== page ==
Off-leash dogs are the norm here. Few people let their dogs inside the cabs of their trucks, much less even own a leash or know how to use one. If I wasn’t so diligent in preventing it, Holly’d be having fight after fight with loose dogs in order to get them to stop running into her space (and in her face) without so much as a howdy first.

    1. Nancy Tanner says:

      gloves are off and beat down is on! I am going to use that line, that’s awesome. Tell Holly thanks for the inspiration! hahaha.

      I am so glad to hear there is some compliance though. It’s harder when a verbal warning to an owner falls on deaf ears… I think humans have way more selective hearing than dogs, if truth be told 😉

  7. metisrebel says:

    I don’t live where you do but I can tell you Nancy that I’ve had serious problems in EVERY “off leash” park in the city that I’ve visited with owners that refuse to believe their dogs are capable of bullying.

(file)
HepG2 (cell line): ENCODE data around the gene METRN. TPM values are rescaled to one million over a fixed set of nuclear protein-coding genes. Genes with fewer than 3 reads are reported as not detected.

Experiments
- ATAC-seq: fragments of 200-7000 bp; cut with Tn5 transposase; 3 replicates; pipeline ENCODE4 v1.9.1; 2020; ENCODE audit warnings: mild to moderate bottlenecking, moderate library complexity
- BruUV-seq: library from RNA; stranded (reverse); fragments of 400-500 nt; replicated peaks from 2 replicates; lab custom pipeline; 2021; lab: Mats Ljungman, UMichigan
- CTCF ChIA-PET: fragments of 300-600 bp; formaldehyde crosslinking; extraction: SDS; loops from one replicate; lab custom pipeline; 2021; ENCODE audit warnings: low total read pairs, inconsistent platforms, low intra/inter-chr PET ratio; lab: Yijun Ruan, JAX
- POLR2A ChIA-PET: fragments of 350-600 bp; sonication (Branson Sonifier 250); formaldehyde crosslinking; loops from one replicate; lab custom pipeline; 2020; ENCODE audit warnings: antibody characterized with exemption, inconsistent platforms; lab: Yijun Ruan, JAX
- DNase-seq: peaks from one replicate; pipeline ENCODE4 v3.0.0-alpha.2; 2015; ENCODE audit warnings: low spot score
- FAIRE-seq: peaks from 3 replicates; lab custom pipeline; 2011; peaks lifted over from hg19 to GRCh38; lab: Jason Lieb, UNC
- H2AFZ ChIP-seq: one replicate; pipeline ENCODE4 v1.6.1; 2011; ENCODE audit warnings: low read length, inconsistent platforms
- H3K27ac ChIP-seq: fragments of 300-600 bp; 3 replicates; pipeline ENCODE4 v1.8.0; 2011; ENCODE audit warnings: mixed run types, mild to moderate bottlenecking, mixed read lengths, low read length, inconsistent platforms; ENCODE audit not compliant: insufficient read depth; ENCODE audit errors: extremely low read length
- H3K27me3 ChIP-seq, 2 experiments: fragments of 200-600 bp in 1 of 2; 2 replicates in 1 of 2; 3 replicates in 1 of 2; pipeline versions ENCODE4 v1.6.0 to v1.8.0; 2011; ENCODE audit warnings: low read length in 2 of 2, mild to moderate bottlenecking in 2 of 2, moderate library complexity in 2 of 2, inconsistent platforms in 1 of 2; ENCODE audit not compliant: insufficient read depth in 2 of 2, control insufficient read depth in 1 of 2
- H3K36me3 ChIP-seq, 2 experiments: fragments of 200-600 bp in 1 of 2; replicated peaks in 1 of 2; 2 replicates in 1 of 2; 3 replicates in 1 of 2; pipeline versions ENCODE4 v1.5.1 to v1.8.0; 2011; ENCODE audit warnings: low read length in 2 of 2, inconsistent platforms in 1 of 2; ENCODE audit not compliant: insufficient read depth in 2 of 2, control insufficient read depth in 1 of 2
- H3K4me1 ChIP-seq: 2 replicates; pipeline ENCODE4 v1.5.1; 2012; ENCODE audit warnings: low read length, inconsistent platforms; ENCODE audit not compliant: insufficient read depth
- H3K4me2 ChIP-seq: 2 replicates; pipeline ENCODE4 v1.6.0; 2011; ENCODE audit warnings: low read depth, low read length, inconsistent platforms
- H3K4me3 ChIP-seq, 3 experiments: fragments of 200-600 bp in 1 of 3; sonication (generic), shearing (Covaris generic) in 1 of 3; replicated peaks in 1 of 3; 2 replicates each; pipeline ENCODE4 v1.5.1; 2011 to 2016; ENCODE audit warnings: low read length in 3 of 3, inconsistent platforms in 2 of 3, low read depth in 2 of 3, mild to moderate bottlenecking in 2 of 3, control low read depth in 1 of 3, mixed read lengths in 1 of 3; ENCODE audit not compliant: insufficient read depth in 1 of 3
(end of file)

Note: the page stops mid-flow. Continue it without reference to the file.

Owners get po’ed with me because I tell them ONCE “get your dog off my dog” [if I even have time for that] before hauling their 100lb Fluffykins off my dogs butt. Pushy dogs tend to go for him because they can tell he limps and has a crooked tail.

    I don’t “get it”. If I see my dog attempting to t-bone or hump [he rarely tries but like all dogs, he’s a dog and he’s young and learning] I am over there as fast as my arthritic bones can carry me hauling him off.

    Last time, it was 100lb Bouvier. Now I LOVE Bouviers, they were my protection dog of choice for many working years but when someone is standing there like a stump while my dog is being pinned and shaken then humped and they are wheedling in a saccharine voice “Sweetie, come to mummy. Come on baby” while my dog is under threat–I really have to wonder what is wrong with them.